Online Messenger #300
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Following Western Watersheds Project and allies’ recent notice to sue the Wildlife Services over its outdated environmental reviews, a new assessment of methods for trapping, poisoning, blasting, and baiting wild animals is being conducted. The official announcement is available online here and more detailed information can be found here.
You can tell Wildlife Services what you think they should consider doing by submitting scoping comments before January 14!
According to the agency, “Predator species involved in the majority of conflicts and damage in Idaho which will be addressed in the EA include badgers; black bears; black-billed magpies; bobcats; common ravens; coyotes; feral/free-ranging dogs and wolf-dog hybrids; grizzly bears; mountain lions; raccoons; red foxes; and striped skunks.”
Common methods for “Predator Damage Management” include such cruel practices as aerial shooting, luring and tracking wildlife using dogs, gassing animals in their dens, using collars and buried cartridges that spray poison, trapping and crushing animals with various types of body-gripping traps and snares, and using explosives to blow up beaver dams.
Please comment and tell Wildlife Services to stop the wanton killing of Idaho’s native wildlife and to use science to guide its decision-making process. Please tell Wildlife Services:
Consider the science. Modern science has shown time and again that simply removing predators from the landscape doesn’t work in the long-term, and may even increase livestock predation. Moreover, targeted rodents such as beavers are critical players in a functional ecosystem, and removing them causes a cascade of negative impacts that must be fully assessed and stopped.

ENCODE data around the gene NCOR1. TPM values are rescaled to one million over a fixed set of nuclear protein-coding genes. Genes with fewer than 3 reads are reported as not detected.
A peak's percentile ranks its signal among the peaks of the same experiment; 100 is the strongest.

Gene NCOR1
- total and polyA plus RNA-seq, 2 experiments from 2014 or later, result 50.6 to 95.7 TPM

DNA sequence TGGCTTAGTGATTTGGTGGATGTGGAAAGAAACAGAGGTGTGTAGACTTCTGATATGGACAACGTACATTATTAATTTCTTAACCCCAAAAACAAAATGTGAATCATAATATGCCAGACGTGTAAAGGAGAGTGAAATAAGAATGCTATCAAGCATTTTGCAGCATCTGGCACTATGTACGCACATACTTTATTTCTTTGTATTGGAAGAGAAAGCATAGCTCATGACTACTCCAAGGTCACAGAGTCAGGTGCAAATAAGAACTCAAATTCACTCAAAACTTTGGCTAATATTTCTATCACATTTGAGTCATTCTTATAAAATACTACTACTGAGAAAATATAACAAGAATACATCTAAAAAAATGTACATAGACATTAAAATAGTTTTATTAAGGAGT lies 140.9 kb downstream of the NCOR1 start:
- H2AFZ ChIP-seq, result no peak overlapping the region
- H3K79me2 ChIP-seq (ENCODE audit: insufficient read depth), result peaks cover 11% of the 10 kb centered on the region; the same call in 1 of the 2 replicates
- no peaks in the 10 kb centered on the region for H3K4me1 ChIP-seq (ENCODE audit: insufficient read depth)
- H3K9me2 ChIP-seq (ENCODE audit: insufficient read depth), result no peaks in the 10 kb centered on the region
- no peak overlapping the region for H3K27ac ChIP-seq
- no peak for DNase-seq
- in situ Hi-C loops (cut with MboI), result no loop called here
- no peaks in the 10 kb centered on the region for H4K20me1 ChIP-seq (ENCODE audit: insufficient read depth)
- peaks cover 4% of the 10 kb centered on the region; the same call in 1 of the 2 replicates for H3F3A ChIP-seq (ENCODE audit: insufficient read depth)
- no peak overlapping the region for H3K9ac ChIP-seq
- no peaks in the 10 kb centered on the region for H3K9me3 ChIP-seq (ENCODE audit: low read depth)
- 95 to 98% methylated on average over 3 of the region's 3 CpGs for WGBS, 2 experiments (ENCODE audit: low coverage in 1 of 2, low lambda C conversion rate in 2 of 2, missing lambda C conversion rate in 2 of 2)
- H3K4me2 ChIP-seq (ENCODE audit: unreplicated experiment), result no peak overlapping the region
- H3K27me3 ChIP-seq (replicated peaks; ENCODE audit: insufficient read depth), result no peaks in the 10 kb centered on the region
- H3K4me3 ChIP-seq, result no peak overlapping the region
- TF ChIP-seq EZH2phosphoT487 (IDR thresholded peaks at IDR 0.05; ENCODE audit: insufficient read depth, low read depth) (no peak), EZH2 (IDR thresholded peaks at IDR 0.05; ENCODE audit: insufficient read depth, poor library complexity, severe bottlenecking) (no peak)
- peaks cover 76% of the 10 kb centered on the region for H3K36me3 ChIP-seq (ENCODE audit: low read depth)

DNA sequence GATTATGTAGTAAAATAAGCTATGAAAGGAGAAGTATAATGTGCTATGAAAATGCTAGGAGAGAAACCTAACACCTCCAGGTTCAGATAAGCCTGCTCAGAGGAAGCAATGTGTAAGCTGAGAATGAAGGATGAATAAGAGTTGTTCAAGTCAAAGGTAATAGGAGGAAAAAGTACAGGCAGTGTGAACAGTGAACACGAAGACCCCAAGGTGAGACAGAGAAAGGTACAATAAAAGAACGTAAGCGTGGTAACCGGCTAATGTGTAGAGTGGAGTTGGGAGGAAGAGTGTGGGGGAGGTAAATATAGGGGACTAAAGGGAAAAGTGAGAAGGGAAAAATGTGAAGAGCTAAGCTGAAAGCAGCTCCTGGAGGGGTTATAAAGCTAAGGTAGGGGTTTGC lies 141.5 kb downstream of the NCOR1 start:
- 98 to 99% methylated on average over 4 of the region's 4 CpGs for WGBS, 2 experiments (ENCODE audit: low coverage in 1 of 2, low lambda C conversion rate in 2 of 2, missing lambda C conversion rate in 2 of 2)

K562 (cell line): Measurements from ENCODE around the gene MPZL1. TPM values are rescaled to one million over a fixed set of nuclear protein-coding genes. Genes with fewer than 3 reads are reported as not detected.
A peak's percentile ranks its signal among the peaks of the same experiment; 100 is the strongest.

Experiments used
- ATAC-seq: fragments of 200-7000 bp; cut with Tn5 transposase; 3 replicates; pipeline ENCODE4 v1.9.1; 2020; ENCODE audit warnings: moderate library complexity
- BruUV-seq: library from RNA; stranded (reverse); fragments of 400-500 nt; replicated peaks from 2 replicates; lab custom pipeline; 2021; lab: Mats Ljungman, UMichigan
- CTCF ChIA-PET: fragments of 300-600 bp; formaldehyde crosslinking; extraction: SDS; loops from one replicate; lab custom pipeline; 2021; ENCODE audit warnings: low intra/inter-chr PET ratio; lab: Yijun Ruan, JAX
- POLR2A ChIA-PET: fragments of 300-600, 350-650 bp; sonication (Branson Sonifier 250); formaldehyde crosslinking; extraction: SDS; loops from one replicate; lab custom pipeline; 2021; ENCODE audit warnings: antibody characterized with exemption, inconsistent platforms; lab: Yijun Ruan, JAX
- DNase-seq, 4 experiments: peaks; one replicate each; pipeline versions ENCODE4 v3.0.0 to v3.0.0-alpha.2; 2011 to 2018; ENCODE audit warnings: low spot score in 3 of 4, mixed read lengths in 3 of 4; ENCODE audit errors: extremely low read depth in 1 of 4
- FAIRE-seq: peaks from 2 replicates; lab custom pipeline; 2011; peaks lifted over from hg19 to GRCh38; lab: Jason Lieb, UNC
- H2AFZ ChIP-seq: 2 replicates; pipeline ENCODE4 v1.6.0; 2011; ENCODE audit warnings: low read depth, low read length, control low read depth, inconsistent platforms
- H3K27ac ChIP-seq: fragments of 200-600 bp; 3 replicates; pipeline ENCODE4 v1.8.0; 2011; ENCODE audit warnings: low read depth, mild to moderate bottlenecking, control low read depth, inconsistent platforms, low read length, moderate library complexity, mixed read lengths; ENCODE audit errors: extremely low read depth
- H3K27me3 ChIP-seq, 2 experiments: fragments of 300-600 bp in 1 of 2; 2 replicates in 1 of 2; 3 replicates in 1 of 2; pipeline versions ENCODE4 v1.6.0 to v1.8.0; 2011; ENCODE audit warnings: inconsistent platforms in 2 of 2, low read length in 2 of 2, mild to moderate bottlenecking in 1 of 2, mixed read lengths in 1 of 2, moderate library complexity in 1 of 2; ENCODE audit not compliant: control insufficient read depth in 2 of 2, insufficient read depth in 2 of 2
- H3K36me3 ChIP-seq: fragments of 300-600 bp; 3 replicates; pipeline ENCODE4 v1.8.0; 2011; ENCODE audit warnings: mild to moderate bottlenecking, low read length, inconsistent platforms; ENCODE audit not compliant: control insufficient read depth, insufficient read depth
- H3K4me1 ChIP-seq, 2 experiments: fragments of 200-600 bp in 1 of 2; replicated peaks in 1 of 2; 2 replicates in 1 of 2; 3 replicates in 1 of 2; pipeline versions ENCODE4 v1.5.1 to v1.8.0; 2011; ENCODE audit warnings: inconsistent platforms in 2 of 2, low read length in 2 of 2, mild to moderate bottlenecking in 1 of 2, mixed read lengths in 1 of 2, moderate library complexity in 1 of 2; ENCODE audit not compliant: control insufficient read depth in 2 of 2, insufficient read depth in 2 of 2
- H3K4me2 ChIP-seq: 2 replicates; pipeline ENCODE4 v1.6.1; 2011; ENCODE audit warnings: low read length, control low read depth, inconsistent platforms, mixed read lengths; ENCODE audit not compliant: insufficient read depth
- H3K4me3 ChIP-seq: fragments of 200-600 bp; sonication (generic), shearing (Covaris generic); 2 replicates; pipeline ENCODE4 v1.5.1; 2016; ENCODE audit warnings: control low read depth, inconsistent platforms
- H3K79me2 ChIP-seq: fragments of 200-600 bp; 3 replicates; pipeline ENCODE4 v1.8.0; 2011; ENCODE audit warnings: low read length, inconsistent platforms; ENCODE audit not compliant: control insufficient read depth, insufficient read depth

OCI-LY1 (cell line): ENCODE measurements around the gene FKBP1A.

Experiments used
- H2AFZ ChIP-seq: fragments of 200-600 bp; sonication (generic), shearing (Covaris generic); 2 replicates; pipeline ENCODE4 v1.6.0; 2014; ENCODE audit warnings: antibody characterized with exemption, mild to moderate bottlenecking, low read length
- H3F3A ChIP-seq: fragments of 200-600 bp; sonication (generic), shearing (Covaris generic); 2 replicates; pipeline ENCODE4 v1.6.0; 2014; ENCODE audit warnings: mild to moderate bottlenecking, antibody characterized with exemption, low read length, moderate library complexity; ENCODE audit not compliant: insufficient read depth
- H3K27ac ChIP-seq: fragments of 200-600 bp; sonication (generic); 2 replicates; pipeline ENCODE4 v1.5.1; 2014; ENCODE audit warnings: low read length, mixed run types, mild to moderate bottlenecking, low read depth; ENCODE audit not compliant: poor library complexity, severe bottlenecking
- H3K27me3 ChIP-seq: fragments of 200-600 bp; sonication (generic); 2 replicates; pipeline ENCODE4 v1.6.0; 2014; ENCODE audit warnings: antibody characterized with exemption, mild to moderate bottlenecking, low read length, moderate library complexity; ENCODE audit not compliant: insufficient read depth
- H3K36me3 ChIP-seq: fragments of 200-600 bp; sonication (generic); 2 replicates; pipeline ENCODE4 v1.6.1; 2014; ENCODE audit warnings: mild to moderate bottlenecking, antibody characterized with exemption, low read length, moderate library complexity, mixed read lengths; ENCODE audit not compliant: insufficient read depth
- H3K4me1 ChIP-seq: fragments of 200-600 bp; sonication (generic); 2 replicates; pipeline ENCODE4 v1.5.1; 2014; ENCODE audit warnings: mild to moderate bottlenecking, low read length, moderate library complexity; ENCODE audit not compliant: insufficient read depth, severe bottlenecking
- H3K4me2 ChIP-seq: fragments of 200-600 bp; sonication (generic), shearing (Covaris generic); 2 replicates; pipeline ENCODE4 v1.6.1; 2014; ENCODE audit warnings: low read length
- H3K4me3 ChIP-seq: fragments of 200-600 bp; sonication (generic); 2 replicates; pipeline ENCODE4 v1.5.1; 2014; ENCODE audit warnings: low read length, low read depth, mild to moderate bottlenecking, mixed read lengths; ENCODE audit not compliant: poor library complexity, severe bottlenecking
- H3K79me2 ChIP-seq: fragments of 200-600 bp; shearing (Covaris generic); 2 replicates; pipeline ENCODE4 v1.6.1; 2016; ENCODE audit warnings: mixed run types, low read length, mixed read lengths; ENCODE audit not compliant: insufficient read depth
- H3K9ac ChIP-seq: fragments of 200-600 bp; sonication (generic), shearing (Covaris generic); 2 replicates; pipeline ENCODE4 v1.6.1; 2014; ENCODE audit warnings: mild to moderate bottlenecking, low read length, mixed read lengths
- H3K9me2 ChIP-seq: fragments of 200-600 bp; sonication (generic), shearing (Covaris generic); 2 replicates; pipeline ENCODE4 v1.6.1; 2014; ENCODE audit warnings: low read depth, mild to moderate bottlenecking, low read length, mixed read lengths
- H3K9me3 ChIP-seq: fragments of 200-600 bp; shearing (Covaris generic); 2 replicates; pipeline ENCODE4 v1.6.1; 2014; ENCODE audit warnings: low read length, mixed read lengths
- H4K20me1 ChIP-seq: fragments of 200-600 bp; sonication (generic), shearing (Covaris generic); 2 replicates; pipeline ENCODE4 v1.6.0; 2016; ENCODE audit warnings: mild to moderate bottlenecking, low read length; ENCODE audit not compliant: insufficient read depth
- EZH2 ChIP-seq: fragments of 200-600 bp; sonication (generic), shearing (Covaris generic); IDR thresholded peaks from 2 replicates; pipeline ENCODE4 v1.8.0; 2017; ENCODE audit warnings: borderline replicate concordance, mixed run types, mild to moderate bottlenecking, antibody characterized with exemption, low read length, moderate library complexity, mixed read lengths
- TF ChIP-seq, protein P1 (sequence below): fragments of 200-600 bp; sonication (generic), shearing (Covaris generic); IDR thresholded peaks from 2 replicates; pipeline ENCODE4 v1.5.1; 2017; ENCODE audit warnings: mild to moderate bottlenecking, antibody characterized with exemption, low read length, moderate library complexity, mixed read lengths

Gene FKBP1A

Consider the cost. The livestock industry is already heavily subsidized. The value of wildlife, through recreation and tourism, far outweighs the value of public lands livestock grazing. Taxpayers should not have to pay for animal slaughter and the forthcoming analysis must present an honest cost/benefit assessment.
Consider the consequences. Many of the proposed methods involve the storage and transport of dangerous chemical killing agents, all of which could have dire consequences if used incorrectly or accidentally spilled. Additionally, “non-target” wildlife, pets and other recreational users of public lands are put at risk by the agency’s traps, snares, and poisons. For example, many dogs and unintended wildlife have been killed by poison traps set for coyotes. The analysis should seriously consider banning the use of such indiscriminate methods.
Consider the alternatives. Ask the agency to fully and fairly explore nonlethal, nonchemical, non-disruptive options like ending public lands grazing, keeping livestock in protected areas, the use of flagging on fences to keep predators away from stock, and removing carcasses that attract scavengers.
Thank you for helping Western Watersheds Project stand up for wildlife.
Comments are due January 14, 2015 should be submitted electronically to USDA Wildlife Services or by U.S. mail at:
9134 W. Blackeagle Dr.
Boise, ID 83709.